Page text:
Just five days after publicly declaring that he would ‘definitely’ be in the market to strengthen the squad during the transfer window, Arsene Wenger is apparently now singing from a different hymn sheet.
Since then he has spoken of how his options will be limited in January, even going as far as to mention specific names and seemingly dismiss any hopes that Arsenal fans may have that any of these players might arrive in January.
Bordeaux forward Marouane Chamakh was ruled out on the basis that his club would be reluctant to sell despite the fact that they stand to lose him for nothing when his contract expires at the end of the season.
Specuation regarding Edin Dzeko, one of the breakout stars of last season and reportedly high on the wish-list of other clubs like Manchester United and AC Milan, was also dismissed on the grounds that he would be too costly despite Wenger admitting to ‘liking him’.
The hat-trick of dismissals was secured when Wenger then completely rejected the rumours surrounding Inter Milan’s Mario Ballotelli when saying “we are not interested in Mario Ballotelli, you can write that. Chelsea can buy him as much as they want, they have no competition on the subject.”
Whether it’s just a case of the three players mentioned not being amongst the targets that Wenger had in mind for January or just a clever ploy by Wenger to express interest in the players but let them know that the price needs to be right remains to be seen.
One thing that’s become increasingly obvious is that when Arsenal have come up against top-class opposition this season, they still lack that little bit extra that gets you over the finishing line in the big games and through the course of a long 50-60 game season—something that Wenger had expected not to happen this season and was the reason behind his decision for minimal re-enforcements during the summer.
Against both the Blue and Red halves of Manchester, Arsenal were arguably the better side on the day but still lost whilst against Chelsea, the main difference was only in the attacking third where Chelsea were clinical and Arsenal were guilty of over-indulgence.
As admirable as Wenger’s policy of nurturing young talent is and bringing them through playing the Arsene Wenger way, Arsenal seem to lack two of the principal ingredients of any trophy winning side—experience and steel.
Experience that gives you the mental capacity to know what to do and when to do it and the steel to roll up their sleeves and do the less ‘glamorous’ things in the game that you need to do to get a result when the beautiful football is hitting a brick wall.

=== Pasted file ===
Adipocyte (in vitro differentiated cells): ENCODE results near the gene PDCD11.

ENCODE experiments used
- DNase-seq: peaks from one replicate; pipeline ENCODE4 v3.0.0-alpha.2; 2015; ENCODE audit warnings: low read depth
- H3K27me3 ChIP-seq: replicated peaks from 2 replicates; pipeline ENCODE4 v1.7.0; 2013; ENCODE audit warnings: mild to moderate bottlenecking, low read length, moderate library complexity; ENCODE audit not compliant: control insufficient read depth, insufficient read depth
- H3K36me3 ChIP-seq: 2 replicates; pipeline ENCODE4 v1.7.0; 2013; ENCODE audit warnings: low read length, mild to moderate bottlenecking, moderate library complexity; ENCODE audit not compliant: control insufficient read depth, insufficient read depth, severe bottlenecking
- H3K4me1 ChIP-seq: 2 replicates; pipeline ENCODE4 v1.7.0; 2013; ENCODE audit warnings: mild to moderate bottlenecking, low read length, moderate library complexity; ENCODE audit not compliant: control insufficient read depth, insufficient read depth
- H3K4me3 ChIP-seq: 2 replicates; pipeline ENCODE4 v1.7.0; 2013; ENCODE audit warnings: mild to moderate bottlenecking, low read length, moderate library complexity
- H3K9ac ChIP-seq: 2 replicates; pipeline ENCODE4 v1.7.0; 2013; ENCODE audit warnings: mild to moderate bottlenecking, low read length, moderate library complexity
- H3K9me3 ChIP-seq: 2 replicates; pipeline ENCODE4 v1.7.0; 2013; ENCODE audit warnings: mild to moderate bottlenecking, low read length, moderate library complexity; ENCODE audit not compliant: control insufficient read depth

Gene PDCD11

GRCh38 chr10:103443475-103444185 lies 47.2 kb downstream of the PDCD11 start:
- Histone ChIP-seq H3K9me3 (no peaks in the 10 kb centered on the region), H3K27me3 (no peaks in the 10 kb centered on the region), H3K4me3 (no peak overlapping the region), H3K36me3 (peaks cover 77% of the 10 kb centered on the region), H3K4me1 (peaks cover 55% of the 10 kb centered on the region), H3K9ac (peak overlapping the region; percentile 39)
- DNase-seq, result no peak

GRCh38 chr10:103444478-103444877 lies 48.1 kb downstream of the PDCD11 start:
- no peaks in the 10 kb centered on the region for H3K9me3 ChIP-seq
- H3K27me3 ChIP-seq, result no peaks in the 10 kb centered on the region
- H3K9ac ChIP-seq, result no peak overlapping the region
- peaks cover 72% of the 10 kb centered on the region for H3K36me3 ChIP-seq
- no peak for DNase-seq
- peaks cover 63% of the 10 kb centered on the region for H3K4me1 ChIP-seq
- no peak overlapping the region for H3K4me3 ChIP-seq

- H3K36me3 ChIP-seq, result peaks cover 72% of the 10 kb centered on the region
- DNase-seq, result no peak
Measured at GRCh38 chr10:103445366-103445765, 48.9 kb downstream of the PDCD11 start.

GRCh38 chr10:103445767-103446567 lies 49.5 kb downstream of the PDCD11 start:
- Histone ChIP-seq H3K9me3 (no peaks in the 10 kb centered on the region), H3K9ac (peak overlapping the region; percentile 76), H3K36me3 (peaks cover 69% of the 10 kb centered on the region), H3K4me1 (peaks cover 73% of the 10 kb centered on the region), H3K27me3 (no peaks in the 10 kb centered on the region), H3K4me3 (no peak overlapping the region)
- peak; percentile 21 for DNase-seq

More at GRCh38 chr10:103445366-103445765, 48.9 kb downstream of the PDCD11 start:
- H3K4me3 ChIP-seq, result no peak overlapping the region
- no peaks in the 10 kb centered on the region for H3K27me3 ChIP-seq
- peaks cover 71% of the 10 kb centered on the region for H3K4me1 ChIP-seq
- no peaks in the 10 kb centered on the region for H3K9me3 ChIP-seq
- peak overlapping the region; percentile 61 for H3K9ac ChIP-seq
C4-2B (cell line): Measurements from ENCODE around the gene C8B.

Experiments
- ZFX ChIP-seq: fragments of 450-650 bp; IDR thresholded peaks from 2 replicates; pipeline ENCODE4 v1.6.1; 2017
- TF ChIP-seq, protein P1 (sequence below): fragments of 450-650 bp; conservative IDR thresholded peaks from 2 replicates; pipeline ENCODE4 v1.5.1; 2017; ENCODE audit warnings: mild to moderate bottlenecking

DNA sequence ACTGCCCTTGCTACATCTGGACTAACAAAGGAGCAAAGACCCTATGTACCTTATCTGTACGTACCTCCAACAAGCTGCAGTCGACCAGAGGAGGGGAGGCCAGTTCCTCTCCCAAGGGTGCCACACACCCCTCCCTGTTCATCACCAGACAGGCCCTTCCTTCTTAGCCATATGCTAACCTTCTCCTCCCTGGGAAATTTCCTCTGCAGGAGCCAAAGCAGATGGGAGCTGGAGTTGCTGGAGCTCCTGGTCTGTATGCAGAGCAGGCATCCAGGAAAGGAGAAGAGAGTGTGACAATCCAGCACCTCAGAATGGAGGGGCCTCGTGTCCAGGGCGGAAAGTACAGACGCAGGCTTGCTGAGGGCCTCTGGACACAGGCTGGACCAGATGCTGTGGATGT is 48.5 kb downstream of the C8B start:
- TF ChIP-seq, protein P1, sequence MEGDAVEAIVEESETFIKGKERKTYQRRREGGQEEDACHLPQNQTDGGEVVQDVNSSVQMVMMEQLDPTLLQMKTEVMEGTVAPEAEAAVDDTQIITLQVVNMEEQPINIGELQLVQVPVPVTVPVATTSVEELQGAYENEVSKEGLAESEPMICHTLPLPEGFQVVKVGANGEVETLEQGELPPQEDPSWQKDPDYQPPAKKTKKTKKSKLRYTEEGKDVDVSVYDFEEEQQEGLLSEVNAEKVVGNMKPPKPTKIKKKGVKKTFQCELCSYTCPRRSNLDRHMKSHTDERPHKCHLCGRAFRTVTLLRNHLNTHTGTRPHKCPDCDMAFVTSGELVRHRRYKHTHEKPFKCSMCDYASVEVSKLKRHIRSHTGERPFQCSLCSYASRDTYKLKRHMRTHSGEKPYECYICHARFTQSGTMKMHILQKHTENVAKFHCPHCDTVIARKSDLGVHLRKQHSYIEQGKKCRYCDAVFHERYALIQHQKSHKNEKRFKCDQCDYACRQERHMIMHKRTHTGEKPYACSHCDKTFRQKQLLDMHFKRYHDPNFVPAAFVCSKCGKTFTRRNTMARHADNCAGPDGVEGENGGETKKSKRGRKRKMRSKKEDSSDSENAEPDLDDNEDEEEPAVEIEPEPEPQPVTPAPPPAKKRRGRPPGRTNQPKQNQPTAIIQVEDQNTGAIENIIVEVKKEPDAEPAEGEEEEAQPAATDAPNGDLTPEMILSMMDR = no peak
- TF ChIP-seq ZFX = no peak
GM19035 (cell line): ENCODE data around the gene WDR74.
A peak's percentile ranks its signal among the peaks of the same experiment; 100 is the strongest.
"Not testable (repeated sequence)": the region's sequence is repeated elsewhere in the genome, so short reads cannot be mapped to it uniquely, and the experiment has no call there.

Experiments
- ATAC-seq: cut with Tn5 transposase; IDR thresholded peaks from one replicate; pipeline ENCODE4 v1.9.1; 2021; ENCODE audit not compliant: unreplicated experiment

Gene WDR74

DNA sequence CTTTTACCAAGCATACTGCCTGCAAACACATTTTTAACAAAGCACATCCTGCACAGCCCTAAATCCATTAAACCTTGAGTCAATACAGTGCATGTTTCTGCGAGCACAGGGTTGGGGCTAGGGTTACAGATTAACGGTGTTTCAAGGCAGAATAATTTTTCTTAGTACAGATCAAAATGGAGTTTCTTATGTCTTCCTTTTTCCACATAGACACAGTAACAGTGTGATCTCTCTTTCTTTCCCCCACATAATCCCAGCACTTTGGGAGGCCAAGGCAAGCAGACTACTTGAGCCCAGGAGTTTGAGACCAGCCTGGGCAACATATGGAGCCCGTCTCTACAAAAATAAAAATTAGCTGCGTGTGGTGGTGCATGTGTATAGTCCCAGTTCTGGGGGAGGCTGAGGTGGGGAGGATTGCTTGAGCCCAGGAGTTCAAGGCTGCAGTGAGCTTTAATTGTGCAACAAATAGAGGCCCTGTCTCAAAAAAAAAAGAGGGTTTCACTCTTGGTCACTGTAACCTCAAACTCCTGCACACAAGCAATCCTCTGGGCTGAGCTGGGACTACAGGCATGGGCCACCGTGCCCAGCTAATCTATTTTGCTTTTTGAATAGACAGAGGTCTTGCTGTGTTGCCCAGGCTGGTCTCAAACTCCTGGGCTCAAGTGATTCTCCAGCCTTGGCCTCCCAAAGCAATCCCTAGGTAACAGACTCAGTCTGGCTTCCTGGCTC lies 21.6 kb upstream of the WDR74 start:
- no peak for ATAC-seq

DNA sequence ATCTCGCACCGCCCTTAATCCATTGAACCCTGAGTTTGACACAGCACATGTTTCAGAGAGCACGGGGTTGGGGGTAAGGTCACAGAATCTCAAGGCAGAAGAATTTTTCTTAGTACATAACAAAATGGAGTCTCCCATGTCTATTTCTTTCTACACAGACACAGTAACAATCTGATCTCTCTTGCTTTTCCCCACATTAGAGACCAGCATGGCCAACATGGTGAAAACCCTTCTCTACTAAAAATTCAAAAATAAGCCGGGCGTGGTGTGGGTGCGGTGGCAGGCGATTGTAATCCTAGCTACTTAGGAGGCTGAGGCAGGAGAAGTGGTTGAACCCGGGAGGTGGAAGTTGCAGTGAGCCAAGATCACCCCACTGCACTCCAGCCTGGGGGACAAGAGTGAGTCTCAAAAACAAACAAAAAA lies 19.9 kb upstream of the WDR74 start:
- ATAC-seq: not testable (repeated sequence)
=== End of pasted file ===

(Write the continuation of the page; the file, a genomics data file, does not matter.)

Sometimes it might look less attractive to hit a more direct 20 yard ball forward rather than going for the 20th sideways pass of an eye-catching move, or better to get in a shot at goal and work the keeper, creating an opportunity which may result in a goal rather than trying to walk the ball in for another goal of the month contender, but little details like that are sometimes necessary to turn one point into three or zero into one.
When thinking of Wenger’s most successful Arsenal sides—the late 90s/early 00s sides which included the likes of Tony Adams, Martin Keown, Lee Dixon, Emmanuel Petit, Patrick Viera, Ray Parlour and Ian Wright through to the ‘Invincibles’ side of Kolo Toure, Ashley Cole, Sol Campbell, Lauren, Gilberto Silva, Vieira and Thierry Henry—there was a ton of experience there and players who knew that rolling up their sleeves and contributing to the less beautiful side of the game was equally as important as the rest.
Players who were supremely gifted but also knew when not to over-indulge. Sides that were equally as capable of going into the cauldron of Old Trafford and securing the title in Manchester United’s own backyard as they were getting three points from a scrappy 1-0 home win over a relegation-threatened Derby County on a freezing weekday evening.
Look at the current European champions Barcelona—as magnificent as the skills possessed by the likes of Xavi, Andres Iniesta, Lionel Messi and Zlatan Ibrahimovic are— they are ably supported by the likes of Carles Puyol, Gabriel Milito, Eric Abidal, Seydou Keita, Yaya Toure—players with experience who are not afraid to get stuck in when it's required.
These are qualities that the likes of Manchester United and Chelsea and the rest of the big boys also have in abundance and if Arsenal want to have any chance of being able to compete with them, qualities that they must also acquire.
Wenger’s recent behaviour, such as not shaking the hand of Manchester City manager Mark Hughes following Wednesday’s Carling Cup defeat, and his recent statements that Arsenal’s players must step up, could be a sign that Wenger’s confidence is beginning to wilt slightly.
But it will only take a slight tweak to his undoubtedly admirable footballing philosophy to put Arsenal back amongst the trophies—unfortunately for Wenger however, it’s something that only an open chequebook can do.